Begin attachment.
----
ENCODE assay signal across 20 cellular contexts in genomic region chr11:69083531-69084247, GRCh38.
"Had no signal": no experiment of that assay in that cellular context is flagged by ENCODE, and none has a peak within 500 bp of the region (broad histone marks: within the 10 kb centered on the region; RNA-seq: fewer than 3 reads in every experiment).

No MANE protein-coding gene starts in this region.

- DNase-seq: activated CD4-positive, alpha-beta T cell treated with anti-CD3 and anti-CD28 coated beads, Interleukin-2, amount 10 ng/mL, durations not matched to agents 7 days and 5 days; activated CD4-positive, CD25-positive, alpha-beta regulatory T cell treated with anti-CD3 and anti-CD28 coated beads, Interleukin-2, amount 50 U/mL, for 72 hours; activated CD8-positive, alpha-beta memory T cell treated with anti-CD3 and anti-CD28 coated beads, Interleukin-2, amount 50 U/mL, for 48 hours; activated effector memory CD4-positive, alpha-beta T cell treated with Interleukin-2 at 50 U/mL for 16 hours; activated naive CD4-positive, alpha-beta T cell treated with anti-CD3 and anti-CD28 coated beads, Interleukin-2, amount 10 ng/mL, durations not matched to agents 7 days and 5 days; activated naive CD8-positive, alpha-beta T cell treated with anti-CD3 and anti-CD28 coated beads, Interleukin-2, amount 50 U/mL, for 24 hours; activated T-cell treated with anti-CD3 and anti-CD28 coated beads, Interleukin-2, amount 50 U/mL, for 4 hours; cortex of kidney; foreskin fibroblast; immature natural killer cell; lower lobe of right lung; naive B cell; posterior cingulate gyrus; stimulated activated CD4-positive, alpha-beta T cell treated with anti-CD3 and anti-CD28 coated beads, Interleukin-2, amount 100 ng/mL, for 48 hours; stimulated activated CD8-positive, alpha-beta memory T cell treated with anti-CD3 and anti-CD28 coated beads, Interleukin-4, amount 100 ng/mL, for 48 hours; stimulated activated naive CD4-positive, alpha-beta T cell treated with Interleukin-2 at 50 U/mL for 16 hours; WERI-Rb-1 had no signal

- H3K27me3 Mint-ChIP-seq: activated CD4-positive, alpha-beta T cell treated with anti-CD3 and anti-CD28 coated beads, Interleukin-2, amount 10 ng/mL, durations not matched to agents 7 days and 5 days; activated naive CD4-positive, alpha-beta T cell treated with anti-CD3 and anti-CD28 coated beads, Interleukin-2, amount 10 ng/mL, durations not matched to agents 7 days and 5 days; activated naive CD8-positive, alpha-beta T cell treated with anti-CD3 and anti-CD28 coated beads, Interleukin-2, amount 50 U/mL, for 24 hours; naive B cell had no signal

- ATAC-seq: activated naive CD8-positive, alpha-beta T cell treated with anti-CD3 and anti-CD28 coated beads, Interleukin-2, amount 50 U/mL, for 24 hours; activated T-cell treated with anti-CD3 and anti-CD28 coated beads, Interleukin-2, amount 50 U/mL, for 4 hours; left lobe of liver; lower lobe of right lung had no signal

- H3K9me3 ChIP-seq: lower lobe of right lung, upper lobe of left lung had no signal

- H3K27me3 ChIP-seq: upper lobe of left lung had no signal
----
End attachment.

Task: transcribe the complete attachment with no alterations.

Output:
ENCODE assay signal across 20 cellular contexts in genomic region chr11:69083531-69084247, GRCh38.
"Had no signal": no experiment of that assay in that cellular context is flagged by ENCODE, and none has a peak within 500 bp of the region (broad histone marks: within the 10 kb centered on the region; RNA-seq: fewer than 3 reads in every experiment).

No MANE protein-coding gene starts in this region.

- DNase-seq: activated CD4-positive, alpha-beta T cell treated with anti-CD3 and anti-CD28 coated beads, Interleukin-2, amount 10 ng/mL, durations not matched to agents 7 days and 5 days; activated CD4-positive, CD25-positive, alpha-beta regulatory T cell treated with anti-CD3 and anti-CD28 coated beads, Interleukin-2, amount 50 U/mL, for 72 hours; activated CD8-positive, alpha-beta memory T cell treated with anti-CD3 and anti-CD28 coated beads, Interleukin-2, amount 50 U/mL, for 48 hours; activated effector memory CD4-positive, alpha-beta T cell treated with Interleukin-2 at 50 U/mL for 16 hours; activated naive CD4-positive, alpha-beta T cell treated with anti-CD3 and anti-CD28 coated beads, Interleukin-2, amount 10 ng/mL, durations not matched to agents 7 days and 5 days; activated naive CD8-positive, alpha-beta T cell treated with anti-CD3 and anti-CD28 coated beads, Interleukin-2, amount 50 U/mL, for 24 hours; activated T-cell treated with anti-CD3 and anti-CD28 coated beads, Interleukin-2, amount 50 U/mL, for 4 hours; cortex of kidney; foreskin fibroblast; immature natural killer cell; lower lobe of right lung; naive B cell; posterior cingulate gyrus; stimulated activated CD4-positive, alpha-beta T cell treated with anti-CD3 and anti-CD28 coated beads, Interleukin-2, amount 100 ng/mL, for 48 hours; stimulated activated CD8-positive, alpha-beta memory T cell treated with anti-CD3 and anti-CD28 coated beads, Interleukin-4, amount 100 ng/mL, for 48 hours; stimulated activated naive CD4-positive, alpha-beta T cell treated with Interleukin-2 at 50 U/mL for 16 hours; WERI-Rb-1 had no signal

- H3K27me3 Mint-ChIP-seq: activated CD4-positive, alpha-beta T cell treated with anti-CD3 and anti-CD28 coated beads, Interleukin-2, amount 10 ng/mL, durations not matched to agents 7 days and 5 days; activated naive CD4-positive, alpha-beta T cell treated with anti-CD3 and anti-CD28 coated beads, Interleukin-2, amount 10 ng/mL, durations not matched to agents 7 days and 5 days; activated naive CD8-positive, alpha-beta T cell treated with anti-CD3 and anti-CD28 coated beads, Interleukin-2, amount 50 U/mL, for 24 hours; naive B cell had no signal

- ATAC-seq: activated naive CD8-positive, alpha-beta T cell treated with anti-CD3 and anti-CD28 coated beads, Interleukin-2, amount 50 U/mL, for 24 hours; activated T-cell treated with anti-CD3 and anti-CD28 coated beads, Interleukin-2, amount 50 U/mL, for 4 hours; left lobe of liver; lower lobe of right lung had no signal

- H3K9me3 ChIP-seq: lower lobe of right lung, upper lobe of left lung had no signal

- H3K27me3 ChIP-seq: upper lobe of left lung had no signal